Pool Equipment Sheds: Should you Enclose your Pool Equipment?

January 14th, 2013 | Posted by Bob in Inground Pool Kits | Other Pool Blog Posts

ideas for enclosing your pool equipment, pump and filter enclosures

It’s a question we hear often. “Should we build some sort of structure over the pool equipment?”

First of all, you don’t have to enclose your pool equipment (pump, filter, heater). A lot of people camouflage it with landscaping or a small fence, so that is not visible. Pool equipment is designed to be outdoors. As long it is taken care of and properly winterized at time of pool closing, it need not be covered.

Some people do enclose the equipment, for these main benefits:

  • Protection from the elements
  • To not hear the equipment
  • To not see the equipment
  • Added storage room

Types of Pool Enclosures

One type of enclosure is a shed structure with some louvered ventilation to conceal your pool equipment.  Sheds can be purchased almost anywhere, for a few hundred dollars. Corrugated aluminum, non-wood laminate or wood fiber

Another type of enclosure is a pool house. This has a ventilated room for your pool equipment, which is usually in a divided room, with a separate room for storage of chemicals and supplies. You may even add a bathroom to the pool house.  There are many different ways to design a pool house.

Another way would be to hide your pool equipment pad with an enclosed fence and door or a concrete structure, with a door and with or without a roof.

Finally, if you don’t have a gas heater or heat pump, you can build a lean-to structure, which is basically a slanted roof over your pump and filter, with one or more open sides.


No matter type of structure you choose, make sure it’s eye appealing if exposed and always well ventilated with complete access to all equipment in case of repairs.

Pool Heaters

Gas pool heaters must be vented properly. Consult the owner’s manual for specific instructions – gas heaters emit carbon monoxide and can be deadly without proper ventilation and exhaust.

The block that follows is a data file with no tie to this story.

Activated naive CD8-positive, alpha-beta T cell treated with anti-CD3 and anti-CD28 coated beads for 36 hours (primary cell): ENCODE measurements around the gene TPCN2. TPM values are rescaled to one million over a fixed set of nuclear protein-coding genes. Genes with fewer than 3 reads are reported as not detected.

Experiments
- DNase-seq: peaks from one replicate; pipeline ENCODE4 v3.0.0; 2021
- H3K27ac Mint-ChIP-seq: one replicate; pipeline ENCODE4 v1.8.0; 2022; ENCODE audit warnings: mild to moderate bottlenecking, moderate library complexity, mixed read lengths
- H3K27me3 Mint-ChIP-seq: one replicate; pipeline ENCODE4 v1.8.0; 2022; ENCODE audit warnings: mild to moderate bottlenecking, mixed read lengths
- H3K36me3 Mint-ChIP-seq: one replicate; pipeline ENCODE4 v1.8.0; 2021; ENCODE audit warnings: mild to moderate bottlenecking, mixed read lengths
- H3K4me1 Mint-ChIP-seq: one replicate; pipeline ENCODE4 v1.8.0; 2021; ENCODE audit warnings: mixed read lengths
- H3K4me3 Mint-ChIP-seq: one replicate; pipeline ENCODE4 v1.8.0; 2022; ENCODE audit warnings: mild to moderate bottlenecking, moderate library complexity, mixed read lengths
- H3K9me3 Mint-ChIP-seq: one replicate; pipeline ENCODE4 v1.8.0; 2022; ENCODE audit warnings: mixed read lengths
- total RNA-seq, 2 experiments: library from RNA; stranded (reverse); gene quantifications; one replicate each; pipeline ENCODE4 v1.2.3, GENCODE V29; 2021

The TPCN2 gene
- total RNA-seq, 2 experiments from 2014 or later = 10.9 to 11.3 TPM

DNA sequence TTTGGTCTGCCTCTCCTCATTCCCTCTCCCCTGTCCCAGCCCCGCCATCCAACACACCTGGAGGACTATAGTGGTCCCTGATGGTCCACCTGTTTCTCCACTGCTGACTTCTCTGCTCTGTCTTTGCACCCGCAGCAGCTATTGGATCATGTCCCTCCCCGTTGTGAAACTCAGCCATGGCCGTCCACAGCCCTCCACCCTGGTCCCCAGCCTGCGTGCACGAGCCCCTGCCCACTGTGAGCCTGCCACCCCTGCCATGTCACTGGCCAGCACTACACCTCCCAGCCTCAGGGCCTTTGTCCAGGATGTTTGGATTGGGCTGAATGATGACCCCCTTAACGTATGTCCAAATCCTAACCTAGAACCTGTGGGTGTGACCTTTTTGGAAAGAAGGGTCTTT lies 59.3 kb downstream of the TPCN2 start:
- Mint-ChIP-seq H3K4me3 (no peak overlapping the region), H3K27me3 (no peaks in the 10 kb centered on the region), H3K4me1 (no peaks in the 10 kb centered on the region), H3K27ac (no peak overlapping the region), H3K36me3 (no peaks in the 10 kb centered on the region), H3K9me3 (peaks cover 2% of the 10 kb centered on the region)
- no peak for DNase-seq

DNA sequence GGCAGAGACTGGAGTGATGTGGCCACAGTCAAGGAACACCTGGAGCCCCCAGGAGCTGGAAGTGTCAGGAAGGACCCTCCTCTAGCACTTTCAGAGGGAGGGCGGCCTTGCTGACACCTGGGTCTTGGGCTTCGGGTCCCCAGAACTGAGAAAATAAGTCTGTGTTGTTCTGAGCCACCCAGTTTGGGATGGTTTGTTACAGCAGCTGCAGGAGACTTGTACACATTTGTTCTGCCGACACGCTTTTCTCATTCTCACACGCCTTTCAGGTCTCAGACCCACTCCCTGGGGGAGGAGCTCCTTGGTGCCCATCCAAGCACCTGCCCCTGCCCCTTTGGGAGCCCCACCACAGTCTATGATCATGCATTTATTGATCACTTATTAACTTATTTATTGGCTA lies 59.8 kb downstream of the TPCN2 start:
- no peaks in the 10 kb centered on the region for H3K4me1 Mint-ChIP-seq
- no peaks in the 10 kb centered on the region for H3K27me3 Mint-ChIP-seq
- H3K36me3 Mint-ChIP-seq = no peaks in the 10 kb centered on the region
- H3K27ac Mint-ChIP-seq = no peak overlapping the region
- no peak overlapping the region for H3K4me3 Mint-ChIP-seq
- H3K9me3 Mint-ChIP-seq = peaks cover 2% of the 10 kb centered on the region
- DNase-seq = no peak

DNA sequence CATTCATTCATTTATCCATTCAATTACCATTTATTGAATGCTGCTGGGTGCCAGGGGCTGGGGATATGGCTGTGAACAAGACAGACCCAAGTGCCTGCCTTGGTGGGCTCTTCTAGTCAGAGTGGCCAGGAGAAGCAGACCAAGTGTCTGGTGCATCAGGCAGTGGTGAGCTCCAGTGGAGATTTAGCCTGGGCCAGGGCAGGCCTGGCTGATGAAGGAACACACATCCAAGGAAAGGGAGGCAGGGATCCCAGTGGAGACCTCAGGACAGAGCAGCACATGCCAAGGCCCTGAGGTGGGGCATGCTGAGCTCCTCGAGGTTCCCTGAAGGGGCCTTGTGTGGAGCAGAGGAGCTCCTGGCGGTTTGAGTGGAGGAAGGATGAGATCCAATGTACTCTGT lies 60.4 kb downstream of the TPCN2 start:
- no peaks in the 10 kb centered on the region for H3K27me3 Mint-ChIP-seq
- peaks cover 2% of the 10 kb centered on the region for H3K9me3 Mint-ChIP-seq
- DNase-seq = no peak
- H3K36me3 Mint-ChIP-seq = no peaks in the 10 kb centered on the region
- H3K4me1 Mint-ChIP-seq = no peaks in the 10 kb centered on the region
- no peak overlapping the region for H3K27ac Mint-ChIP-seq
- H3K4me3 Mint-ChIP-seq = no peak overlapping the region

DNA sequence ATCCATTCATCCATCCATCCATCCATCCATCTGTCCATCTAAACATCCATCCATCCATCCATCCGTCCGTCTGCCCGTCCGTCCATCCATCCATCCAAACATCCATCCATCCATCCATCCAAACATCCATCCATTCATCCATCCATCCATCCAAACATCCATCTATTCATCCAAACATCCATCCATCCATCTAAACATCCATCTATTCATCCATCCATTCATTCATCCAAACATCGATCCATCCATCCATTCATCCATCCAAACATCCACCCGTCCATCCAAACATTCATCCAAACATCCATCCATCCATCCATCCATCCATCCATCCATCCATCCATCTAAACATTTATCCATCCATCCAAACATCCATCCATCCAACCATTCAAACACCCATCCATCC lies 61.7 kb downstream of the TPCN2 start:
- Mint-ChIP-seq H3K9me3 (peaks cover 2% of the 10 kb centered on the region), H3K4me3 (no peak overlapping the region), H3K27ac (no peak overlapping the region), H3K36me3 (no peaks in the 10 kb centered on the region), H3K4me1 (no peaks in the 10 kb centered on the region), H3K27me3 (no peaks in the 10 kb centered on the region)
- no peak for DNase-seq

Heat pumps also need good air flow to operate properly. Allow for 24″ of space around a heat pump, and the exhaust should be unobstructed, or no roof over top of it. You could still enclose a pool heater or heat pump, if done so properly, with open sky above.

Proper air flow is necessary for both gas heaters and heat pumps, ventilation calculations must also be done to ensure that the heater can draw enough air in for proper operation.

Pool Supply Storage

Depending on the size of the enclosed area, you may be able to store a winter pool cover and supplies, pool cleaning supplies, pool cleaner, pool floats and many other related pool accessories.  Some pool chemicals can also be stored in the equipment room as long as they are stored on the opposite side of the pool equipment, excluding muriatic acid and chlorine – any acids and any chlorinated products.

You’ll want the supply storage area to be plenty large, because whatever is stored (pool furniture, umbrellas, hoses, etc.) must not interfere with your pool equipment, or reduce air flow.

Pool Equipment Enclosure Design Considerations

  • Ventilation is very important, even if there is no heater. A cross breeze will help reduce moisture problems.
  • Size is also important. Allow room to service equipment easily, make repairs, and allow for future expansion.
  • Separate space for chemicals is recommended, to reduce oxidation to metal equipment.
  • Location is important. Make sure your equipment is in a convenient area that’s easy to get to.

Any questions that you have concerning pool equipment enclosures, or any other concerns about DIY inground pool kits please call our SPP experts to assist you. We can be reached at 1-800-983-7665


Bob Arnold
SPP Pool Expert

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